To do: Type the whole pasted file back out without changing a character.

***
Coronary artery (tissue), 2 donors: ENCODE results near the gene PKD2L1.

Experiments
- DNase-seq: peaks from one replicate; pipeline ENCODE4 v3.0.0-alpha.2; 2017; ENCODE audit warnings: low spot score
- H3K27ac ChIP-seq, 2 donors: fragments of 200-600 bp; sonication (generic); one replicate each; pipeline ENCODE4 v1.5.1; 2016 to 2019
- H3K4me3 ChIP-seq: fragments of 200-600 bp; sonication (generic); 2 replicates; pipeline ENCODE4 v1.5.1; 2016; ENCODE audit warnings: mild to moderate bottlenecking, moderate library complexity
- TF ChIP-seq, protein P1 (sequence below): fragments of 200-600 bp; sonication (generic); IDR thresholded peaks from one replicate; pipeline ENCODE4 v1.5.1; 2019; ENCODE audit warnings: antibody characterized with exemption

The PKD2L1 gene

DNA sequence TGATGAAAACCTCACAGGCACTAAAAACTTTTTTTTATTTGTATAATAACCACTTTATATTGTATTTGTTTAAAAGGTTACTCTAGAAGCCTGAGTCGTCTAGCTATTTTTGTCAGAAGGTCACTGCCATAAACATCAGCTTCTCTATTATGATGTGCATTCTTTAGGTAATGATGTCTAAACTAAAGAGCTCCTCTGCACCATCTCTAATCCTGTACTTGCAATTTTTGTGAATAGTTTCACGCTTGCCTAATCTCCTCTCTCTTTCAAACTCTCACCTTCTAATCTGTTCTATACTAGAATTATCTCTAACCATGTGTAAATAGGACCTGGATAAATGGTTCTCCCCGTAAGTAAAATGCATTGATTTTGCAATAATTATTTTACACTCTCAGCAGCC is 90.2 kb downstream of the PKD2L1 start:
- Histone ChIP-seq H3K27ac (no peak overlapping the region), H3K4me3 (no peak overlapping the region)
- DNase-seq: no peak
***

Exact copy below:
Coronary artery (tissue), 2 donors: ENCODE results near the gene PKD2L1.

Experiments
- DNase-seq: peaks from one replicate; pipeline ENCODE4 v3.0.0-alpha.2; 2017; ENCODE audit warnings: low spot score
- H3K27ac ChIP-seq, 2 donors: fragments of 200-600 bp; sonication (generic); one replicate each; pipeline ENCODE4 v1.5.1; 2016 to 2019
- H3K4me3 ChIP-seq: fragments of 200-600 bp; sonication (generic); 2 replicates; pipeline ENCODE4 v1.5.1; 2016; ENCODE audit warnings: mild to moderate bottlenecking, moderate library complexity
- TF ChIP-seq, protein P1 (sequence below): fragments of 200-600 bp; sonication (generic); IDR thresholded peaks from one replicate; pipeline ENCODE4 v1.5.1; 2019; ENCODE audit warnings: antibody characterized with exemption

The PKD2L1 gene

DNA sequence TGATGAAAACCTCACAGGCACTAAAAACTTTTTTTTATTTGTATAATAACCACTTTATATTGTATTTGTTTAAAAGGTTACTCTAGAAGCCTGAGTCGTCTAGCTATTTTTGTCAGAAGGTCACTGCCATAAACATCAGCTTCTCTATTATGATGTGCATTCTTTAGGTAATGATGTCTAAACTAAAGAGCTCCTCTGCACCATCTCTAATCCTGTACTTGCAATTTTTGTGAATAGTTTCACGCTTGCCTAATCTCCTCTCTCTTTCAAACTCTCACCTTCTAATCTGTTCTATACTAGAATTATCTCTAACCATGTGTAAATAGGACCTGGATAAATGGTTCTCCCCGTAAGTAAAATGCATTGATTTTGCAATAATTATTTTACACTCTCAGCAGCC is 90.2 kb downstream of the PKD2L1 start:
- Histone ChIP-seq H3K27ac (no peak overlapping the region), H3K4me3 (no peak overlapping the region)
- DNase-seq: no peak